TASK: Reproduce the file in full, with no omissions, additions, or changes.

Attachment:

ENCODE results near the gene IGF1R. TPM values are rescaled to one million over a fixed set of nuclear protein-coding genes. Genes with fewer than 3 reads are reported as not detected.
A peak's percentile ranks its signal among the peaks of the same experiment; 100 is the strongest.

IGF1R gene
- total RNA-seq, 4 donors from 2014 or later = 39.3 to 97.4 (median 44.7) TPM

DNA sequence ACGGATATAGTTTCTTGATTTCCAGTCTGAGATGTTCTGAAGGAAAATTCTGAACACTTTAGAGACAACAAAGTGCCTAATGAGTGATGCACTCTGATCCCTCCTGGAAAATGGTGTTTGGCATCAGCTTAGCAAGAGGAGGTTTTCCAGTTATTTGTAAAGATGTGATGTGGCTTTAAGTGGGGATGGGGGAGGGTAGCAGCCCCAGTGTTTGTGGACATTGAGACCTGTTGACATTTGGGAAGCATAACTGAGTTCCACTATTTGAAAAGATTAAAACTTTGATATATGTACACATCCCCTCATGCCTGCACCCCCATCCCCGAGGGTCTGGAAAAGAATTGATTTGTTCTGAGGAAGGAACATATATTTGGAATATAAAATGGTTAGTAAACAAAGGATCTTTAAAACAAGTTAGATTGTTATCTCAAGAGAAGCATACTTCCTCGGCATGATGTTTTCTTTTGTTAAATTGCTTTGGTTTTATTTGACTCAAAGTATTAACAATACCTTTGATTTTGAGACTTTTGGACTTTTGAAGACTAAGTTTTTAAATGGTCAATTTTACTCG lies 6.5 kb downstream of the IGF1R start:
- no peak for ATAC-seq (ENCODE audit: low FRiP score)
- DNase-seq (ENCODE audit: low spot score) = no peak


ENCODE results near the gene IGF1R. TPM values are rescaled to one million over a fixed set of nuclear protein-coding genes. Genes with fewer than 3 reads are reported as not detected.
A peak's percentile ranks its signal among the peaks of the same experiment; 100 is the strongest.

IGF1R gene
- total RNA-seq, 4 donors from 2014 or later = 39.3 to 97.4 (median 44.7) TPM

DNA sequence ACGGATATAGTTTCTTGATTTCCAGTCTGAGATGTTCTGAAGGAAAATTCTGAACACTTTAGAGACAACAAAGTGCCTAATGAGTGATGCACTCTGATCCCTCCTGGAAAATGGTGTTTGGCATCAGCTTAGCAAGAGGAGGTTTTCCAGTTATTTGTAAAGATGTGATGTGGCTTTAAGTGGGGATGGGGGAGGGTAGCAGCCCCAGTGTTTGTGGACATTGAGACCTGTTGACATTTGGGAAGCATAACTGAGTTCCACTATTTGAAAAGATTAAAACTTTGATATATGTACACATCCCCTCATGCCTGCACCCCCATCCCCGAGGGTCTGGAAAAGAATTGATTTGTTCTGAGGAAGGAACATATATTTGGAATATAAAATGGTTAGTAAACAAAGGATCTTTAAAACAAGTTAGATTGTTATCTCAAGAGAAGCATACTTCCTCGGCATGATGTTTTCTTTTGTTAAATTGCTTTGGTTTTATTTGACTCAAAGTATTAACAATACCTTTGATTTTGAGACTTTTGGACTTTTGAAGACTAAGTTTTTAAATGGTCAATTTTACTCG lies 6.5 kb downstream of the IGF1R start:
- no peak for ATAC-seq (ENCODE audit: low FRiP score)
- DNase-seq (ENCODE audit: low spot score) = no peak